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Crew communication 

Floppy Rope The language of boat handling; but does everyone get it?

A smart Freeman 26 was approaching Marlow lock one day when the immaculate lady manning the foredeck realised that the fenders were still on deck.

She decided to point this out to her husband in the cockpit, and to the delight of the sightseers, she cried ‘Jeremy, we’re going to bang. Quick, dangle your balls over the side…’

Over thousands of years, the art of handling a boat has developed a language all of its own. The trouble is, not everyone aboard will understand it. For example, ask a layman to ‘find a rope that will make a good spring’ and this will lead to all sorts of confusion.

Grab the painter

Take the owner of a boat who was trying to berth in a marina in Spain in a furious cross wind. He was one of those lucky people who had a mooring right outside his house, a delightful two-storey ‘cassa’ that was being decorated by a local firm at the time.

Waiting to help him on the quayside was a family friend, who could see that the boat was having difficulties but seemed at a loss as how to help. The frustrated skipper, knowing that this friend was a dinghy sailor, shouted an instruction he thought she would understand.

“The painter!” he cried, pointing frantically at the front of the boat, “Grab the painter!”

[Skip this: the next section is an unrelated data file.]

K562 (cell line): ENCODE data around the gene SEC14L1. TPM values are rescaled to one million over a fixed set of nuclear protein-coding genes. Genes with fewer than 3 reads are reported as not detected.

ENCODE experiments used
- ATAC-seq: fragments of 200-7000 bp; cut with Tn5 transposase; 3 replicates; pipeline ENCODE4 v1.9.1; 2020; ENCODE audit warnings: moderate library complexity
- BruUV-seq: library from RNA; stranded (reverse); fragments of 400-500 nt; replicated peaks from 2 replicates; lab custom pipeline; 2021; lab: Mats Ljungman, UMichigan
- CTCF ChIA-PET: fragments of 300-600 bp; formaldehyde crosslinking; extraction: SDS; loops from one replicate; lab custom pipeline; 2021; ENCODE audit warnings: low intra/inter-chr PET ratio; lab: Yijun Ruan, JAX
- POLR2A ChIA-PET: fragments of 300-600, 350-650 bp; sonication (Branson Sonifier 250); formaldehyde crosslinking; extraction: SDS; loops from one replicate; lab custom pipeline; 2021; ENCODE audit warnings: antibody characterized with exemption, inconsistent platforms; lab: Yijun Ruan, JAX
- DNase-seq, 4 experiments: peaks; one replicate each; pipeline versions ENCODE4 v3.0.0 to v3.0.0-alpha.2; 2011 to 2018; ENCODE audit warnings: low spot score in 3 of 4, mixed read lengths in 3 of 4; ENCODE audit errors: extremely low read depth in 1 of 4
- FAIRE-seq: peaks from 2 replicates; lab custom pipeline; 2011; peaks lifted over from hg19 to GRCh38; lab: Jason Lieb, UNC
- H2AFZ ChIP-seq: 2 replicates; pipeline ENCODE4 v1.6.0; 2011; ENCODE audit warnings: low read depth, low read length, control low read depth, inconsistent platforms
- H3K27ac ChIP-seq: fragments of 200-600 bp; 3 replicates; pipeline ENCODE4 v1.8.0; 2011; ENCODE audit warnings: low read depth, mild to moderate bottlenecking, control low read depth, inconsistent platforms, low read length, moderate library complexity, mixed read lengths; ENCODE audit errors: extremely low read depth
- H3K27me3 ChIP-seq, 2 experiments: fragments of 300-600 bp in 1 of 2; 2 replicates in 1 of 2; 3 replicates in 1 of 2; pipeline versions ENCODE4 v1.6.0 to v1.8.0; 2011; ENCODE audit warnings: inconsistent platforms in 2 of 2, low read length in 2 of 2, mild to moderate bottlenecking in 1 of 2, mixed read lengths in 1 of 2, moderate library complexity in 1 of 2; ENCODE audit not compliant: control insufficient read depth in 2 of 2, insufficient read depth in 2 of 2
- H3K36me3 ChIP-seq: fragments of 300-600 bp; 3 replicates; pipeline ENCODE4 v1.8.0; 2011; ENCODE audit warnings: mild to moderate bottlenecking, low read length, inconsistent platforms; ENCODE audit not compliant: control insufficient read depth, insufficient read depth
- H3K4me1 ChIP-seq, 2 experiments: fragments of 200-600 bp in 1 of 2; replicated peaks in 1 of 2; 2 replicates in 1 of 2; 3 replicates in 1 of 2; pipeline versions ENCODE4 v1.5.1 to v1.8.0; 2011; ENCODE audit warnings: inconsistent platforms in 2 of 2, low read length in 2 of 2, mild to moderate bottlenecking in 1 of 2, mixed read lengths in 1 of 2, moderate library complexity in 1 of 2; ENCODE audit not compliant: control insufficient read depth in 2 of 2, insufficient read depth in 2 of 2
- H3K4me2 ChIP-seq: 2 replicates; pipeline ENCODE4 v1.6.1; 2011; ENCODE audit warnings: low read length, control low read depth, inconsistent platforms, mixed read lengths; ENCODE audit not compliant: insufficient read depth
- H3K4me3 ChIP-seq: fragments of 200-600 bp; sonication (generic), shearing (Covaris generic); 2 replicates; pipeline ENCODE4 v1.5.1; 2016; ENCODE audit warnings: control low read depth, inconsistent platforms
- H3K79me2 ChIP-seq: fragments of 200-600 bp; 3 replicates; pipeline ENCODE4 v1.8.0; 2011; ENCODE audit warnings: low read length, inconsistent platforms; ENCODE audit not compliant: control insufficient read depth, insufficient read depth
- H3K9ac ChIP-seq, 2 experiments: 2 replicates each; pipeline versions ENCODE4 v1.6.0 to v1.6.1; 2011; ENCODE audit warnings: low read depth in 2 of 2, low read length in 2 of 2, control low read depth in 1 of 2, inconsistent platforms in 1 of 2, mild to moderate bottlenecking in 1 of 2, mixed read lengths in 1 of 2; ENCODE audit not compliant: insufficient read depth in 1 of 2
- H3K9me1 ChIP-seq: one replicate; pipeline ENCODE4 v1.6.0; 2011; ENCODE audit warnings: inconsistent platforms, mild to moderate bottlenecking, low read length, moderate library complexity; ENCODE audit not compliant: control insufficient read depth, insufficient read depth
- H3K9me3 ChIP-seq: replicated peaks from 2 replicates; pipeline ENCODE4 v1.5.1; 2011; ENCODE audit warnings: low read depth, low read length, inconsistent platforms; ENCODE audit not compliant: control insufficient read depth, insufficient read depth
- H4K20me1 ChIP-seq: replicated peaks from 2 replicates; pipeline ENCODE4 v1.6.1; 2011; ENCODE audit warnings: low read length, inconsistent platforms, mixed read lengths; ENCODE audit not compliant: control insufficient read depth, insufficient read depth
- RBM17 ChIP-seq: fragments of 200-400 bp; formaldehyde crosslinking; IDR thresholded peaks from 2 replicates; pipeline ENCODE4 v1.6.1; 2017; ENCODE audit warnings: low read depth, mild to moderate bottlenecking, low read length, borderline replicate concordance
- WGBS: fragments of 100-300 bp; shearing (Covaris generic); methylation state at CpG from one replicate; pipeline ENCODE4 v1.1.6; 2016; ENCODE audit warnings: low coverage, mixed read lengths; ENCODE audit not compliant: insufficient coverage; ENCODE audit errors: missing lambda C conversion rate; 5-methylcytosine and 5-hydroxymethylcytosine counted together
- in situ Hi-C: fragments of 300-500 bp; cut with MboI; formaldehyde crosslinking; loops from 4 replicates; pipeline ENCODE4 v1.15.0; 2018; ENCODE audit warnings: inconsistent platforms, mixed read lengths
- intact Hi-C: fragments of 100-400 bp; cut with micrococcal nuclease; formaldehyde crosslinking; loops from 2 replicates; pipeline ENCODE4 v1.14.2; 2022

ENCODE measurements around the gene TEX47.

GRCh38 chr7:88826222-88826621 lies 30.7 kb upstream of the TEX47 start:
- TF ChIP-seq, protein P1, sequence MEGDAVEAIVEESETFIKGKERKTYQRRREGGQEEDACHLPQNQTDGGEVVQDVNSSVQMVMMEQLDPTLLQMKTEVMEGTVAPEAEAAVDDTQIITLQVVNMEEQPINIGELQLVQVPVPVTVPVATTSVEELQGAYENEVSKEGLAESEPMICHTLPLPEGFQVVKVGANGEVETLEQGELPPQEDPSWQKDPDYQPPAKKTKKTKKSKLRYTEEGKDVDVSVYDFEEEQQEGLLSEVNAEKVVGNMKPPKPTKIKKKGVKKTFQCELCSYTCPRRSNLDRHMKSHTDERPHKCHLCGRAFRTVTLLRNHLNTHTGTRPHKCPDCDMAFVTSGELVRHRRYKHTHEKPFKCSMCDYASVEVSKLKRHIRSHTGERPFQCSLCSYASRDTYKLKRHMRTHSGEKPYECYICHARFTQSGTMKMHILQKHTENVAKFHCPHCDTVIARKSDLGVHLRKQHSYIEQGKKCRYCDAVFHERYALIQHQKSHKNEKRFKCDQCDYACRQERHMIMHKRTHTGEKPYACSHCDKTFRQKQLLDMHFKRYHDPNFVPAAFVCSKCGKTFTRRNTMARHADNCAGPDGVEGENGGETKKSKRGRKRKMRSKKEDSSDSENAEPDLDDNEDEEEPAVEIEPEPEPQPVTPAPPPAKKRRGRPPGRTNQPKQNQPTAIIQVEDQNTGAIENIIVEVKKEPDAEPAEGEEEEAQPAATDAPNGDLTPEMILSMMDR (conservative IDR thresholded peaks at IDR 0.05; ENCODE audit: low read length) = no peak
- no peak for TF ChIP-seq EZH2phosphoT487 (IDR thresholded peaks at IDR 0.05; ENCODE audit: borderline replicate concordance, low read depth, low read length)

To his surprise, the woman gave him a matey thumbs-up, and then disappeared inside the house. Seconds later she emerged again pulling along a bemused man in a pair of paint-splattered overalls.

Loud hailing…

Sometimes, as I quickly learned as a lockkeeper, referring to the ‘front string’ and ‘the pointy end’ in a tongue-in-cheek way can yield results from a faintly relieved crew.

But for the skippers themselves, actually getting their intentions up to the foredeck can be a bit of a problem, especially from an enclosed wheelhouse.

One owner’s solution was to fit a loud hailer on the cabin top, which could be activated from the helm.

However, the first time he tried it, his sharp command of ‘starboard side too, dear,’ nearly lifted his partner off the foredeck in fright.

She whirled around and stabbed a finger at the cockpit.

‘You do that again,’ she shrieked, “and I’ll rip it off and shove it up…” the rest was lost in a cheer from the lock-side crowd.

Slick team

Crew communication will get easier as a team works together, and understand what is required of them. The novice crews of hire boats, for example, very quickly developed into a slick team, each with their own particular role.

I also watched quite large boats being expertly moored by just one person. When a steel cruiser entered Boveney lock one day, I complimented the skipper on his manoeuvring.

“You don’t have a crew, then?” I asked, nodding at the deserted decks.

“Oh yes,” the skipper beamed. “He’s just coming.”

He glanced over his shoulder and I was amazed to see a young man swimming strongly into the chamber.

“Terribly sorry” he called, making for the steps. “Sort of fell in – and I couldn’t find anywhere to get out again…”

Jake Kavanagh, marine journalist.

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